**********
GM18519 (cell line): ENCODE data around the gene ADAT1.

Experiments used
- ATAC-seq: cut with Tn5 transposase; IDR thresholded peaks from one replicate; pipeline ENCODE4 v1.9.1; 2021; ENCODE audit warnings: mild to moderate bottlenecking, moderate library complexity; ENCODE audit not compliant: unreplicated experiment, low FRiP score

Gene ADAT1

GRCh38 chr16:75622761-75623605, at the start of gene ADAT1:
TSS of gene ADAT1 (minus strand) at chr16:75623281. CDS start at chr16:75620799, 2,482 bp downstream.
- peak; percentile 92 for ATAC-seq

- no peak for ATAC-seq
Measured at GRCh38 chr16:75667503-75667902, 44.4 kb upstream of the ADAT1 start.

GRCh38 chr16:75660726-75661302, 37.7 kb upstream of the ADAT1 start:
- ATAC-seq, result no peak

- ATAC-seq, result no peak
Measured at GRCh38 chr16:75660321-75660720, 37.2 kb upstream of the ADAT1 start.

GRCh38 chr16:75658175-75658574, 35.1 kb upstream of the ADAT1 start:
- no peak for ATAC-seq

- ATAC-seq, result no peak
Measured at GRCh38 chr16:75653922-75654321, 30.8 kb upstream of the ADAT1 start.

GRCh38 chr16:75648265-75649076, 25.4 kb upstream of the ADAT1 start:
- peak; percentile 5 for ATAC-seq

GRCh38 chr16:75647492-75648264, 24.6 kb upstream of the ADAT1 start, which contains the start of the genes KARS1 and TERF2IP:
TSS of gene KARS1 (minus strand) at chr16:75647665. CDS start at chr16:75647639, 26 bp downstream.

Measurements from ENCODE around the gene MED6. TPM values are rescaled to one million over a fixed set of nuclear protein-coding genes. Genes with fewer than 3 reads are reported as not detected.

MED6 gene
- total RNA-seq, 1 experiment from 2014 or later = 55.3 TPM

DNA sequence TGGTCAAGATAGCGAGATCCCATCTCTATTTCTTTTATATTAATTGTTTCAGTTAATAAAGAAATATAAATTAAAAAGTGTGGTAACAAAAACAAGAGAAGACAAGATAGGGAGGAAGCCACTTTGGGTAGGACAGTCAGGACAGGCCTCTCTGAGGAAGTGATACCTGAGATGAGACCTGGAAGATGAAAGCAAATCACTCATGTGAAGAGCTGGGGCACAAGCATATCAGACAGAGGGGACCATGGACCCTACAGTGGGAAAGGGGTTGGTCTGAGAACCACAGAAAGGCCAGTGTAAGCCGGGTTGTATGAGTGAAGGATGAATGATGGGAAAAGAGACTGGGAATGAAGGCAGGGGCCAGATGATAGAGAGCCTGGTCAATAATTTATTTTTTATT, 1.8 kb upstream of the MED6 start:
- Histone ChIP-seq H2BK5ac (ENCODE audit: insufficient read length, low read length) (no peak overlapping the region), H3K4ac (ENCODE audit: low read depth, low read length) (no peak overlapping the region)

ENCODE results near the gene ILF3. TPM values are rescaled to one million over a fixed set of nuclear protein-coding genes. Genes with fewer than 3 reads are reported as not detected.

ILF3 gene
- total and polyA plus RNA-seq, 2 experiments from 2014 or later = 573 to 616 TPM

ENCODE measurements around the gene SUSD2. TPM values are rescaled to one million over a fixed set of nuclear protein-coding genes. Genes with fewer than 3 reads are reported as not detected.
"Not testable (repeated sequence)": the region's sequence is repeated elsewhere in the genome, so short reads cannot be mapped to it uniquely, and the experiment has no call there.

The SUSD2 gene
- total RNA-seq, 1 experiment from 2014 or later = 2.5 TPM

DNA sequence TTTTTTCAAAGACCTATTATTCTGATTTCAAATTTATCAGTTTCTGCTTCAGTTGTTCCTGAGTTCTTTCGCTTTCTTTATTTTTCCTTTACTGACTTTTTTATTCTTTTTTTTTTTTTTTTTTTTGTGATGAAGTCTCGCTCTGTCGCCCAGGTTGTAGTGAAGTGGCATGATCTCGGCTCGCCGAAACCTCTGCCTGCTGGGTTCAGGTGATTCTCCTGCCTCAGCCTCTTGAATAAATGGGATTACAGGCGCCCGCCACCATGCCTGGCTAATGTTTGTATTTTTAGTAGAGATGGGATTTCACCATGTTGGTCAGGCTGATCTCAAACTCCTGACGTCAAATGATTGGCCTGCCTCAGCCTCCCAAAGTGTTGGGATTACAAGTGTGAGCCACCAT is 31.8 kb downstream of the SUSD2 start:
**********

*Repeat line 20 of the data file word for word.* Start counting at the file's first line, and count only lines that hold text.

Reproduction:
GRCh38 chr16:75647492-75648264, 24.6 kb upstream of the ADAT1 start, which contains the start of the genes KARS1 and TERF2IP: